Mobile capabilities have finally reached a tipping point, making virtual collaboration as easy and seamless as sitting across the table from a colleague. Cell phones allow us to be reached almost anywhere, giving access to e-mail and other data at a wide range of locations. New technologies have given way to more rapid communication, increased efficiency, and the ability to work as a virtual team (Mamaghani, 2006, ¶22). For example, “cloud” computing has significantly changed the way that businesses operate, allowing companies a new way to deploy, and scale company-wide communications. This internet-based computing allows resources, software, and information to be shared by computers and other devices on demand. Cloud computing provides a cost-effective way to provision processes, applications, and services, along with making IT management more responsive. This, in turn, has also allowed companies with many offices and branches to share the same resources simultaneously, improving their communication capabilities and increasing productivity. Cloud computing provides a potentially limitless scale and quality with the end-user in mind. This technology is designed to promote innovation that ultimately provides companies with new solutions.
Additionally, companies today are not limited by their size or location. Connecting technologies have removed the borders and barriers that formerly obstructed smaller companies from having an international reach. Now, a small business in the U.S. is capable of doing business all over the world, manufacturing in Asian markets, and buying or supplying internationally. The survival rate of business is no longer dependent solely upon the local competition, but rather the pace at which a company can technologically advance and adapt its organization to the new market opportunities and challenges.
Embracing technology may not only be a critical factor for giving a company an edge over competitors in the market place, not doing so may be a killer for drawing young employees if it is not widely accepted. In fact:
- 45% of young employees say they would take a lower-paying job over a higher-paying one if it meant better social media access, more mobility, and more choice in which technological devices they used.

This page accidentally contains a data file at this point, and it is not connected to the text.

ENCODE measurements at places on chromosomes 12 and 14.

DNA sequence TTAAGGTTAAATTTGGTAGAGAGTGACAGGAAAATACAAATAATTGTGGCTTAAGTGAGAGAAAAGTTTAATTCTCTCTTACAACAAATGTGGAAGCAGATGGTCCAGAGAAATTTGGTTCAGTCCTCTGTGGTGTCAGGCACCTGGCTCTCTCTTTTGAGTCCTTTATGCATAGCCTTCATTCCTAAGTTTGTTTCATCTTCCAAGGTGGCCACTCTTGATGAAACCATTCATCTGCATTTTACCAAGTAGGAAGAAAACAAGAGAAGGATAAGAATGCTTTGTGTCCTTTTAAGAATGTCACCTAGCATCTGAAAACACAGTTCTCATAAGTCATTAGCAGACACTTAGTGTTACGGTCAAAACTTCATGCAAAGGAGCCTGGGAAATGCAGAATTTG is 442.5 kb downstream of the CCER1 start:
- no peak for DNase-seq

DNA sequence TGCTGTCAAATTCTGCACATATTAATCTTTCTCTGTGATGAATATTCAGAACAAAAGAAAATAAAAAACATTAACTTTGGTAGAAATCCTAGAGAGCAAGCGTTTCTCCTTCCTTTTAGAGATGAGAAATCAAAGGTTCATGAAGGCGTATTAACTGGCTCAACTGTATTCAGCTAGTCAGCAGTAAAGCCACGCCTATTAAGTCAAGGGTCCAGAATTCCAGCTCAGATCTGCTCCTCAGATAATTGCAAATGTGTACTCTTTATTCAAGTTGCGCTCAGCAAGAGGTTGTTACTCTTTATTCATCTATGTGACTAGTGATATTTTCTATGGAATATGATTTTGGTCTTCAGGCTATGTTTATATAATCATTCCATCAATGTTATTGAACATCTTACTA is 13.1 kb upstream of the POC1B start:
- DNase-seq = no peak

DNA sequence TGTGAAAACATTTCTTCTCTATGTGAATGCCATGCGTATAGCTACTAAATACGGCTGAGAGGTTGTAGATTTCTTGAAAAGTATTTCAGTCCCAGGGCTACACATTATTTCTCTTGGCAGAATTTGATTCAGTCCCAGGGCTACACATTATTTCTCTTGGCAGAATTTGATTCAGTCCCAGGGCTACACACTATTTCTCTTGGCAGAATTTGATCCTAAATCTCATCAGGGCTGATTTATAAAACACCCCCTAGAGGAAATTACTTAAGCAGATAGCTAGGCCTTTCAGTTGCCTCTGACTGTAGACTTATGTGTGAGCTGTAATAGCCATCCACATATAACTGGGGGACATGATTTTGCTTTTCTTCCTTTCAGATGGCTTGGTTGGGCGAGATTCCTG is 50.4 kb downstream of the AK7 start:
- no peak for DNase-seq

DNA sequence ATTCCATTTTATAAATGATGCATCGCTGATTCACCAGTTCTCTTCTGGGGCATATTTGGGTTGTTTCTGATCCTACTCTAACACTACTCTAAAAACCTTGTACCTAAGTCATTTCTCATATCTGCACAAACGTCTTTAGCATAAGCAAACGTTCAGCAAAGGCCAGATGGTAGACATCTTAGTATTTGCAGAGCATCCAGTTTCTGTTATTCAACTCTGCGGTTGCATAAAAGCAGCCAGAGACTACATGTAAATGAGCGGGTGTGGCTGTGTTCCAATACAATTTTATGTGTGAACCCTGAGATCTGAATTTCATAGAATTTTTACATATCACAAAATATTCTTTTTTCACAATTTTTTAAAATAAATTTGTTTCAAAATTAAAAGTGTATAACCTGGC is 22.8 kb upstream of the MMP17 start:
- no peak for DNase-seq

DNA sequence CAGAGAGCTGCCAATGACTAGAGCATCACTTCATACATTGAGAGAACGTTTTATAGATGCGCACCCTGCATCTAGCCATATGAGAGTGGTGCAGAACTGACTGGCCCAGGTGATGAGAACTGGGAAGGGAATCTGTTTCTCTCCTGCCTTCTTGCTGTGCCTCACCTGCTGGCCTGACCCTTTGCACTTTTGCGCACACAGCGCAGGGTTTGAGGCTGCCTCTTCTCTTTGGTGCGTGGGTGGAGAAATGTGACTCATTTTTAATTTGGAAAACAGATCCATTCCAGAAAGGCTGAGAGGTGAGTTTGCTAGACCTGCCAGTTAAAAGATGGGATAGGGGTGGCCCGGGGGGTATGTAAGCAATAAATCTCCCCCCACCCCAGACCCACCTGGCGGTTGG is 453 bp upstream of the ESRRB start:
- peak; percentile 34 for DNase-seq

- 56% would turn a job down outright if it blocked social media.
- 64% would rather have Internet access than a car (Stillman, 2011, ¶5).
There is one certainty about the future of technology in the workplace. It will continue to transform and develop at a rapid pace. Despite the drawbacks and risks, a workforce's implementation of new technology is essential to remain competitive in the market (Todd, 2007, ¶11). “If it is to benefit, business will need to understand far more than the mechanics of new technologies. They will need to understand the way that people – their employees and customers, will use and interact with them” (Standley, 2006, ¶9). This is a big world that seems to only be getting smaller through advances in technology.
Convergence of Technologies
In October 2004, Tim O'Reilly re-coined the concept of “Web 2.0” during a conference brainstorming session. O'Reilly noted that the web was gaining more value than ever with new end-user friendly applications and sites popping up regularly (O'Reilly, 2005, ¶3). This daily interconnection with the web placed more power in the hands of the internet. Through the creation of social networks and the popularity of blogging, wikis, and media sharing, the web has given way to community and collaboration like never before.
As Boomers ascend to the level of digital natives and Gen Yers invade the workforce, leading enterprises are finding ways to apply social technologies to the workplace. Rather than turning to Facebook or Twitter, which limit employees' ability to collaborate due to privacy issues, companies are building or buying internal enterprise-level social networks. Although these networks have gotten off to a rough start (one-third of company networks do not include single sign-on to internal systems and 39 percent are not integrated with e-mail), experts predict that the next generation of social tools will be able to support both collaboration and task execution, so that users are motivated to integrate these systems with their daily work (Healey, 2010, p. 6).